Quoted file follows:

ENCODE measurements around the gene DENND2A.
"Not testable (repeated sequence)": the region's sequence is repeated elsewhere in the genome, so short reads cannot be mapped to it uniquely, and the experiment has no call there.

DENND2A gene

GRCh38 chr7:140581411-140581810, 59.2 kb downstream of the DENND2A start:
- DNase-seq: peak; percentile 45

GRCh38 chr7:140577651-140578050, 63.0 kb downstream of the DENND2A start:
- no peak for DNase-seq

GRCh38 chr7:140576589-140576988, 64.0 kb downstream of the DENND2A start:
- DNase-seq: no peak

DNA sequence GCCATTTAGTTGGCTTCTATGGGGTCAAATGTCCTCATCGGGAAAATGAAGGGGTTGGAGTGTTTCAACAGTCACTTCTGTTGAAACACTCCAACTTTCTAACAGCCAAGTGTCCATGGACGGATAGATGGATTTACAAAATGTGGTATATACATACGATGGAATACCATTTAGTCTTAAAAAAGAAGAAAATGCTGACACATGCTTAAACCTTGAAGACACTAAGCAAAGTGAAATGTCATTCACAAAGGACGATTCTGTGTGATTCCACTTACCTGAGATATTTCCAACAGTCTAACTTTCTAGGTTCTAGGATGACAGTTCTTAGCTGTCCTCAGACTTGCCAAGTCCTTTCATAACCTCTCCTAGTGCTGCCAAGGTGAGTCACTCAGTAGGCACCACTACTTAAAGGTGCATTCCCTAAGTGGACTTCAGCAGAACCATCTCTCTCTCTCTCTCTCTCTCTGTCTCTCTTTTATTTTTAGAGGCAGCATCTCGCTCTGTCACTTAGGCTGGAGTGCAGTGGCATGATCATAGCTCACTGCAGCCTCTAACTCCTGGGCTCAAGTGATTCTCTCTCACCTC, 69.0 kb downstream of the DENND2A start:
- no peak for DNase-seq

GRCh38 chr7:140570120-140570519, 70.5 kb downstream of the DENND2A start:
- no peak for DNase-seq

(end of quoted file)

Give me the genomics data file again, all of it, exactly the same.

ENCODE measurements around the gene DENND2A.
"Not testable (repeated sequence)": the region's sequence is repeated elsewhere in the genome, so short reads cannot be mapped to it uniquely, and the experiment has no call there.

DENND2A gene

GRCh38 chr7:140581411-140581810, 59.2 kb downstream of the DENND2A start:
- DNase-seq: peak; percentile 45

GRCh38 chr7:140577651-140578050, 63.0 kb downstream of the DENND2A start:
- no peak for DNase-seq

GRCh38 chr7:140576589-140576988, 64.0 kb downstream of the DENND2A start:
- DNase-seq: no peak

DNA sequence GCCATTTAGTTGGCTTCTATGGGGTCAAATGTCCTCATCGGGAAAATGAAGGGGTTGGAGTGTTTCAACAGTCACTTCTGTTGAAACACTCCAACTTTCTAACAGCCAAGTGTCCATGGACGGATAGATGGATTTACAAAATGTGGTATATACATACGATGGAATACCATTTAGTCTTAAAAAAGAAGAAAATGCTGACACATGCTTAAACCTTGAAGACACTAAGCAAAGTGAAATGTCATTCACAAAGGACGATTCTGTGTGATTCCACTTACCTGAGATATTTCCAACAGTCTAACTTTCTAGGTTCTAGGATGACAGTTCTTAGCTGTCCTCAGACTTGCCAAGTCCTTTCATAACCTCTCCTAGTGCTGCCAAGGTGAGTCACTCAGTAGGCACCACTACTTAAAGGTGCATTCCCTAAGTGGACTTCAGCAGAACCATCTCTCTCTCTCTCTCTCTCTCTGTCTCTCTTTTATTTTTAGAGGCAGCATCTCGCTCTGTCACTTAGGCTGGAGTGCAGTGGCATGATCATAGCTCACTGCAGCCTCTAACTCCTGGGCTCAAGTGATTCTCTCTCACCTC, 69.0 kb downstream of the DENND2A start:
- no peak for DNase-seq

GRCh38 chr7:140570120-140570519, 70.5 kb downstream of the DENND2A start:
- no peak for DNase-seq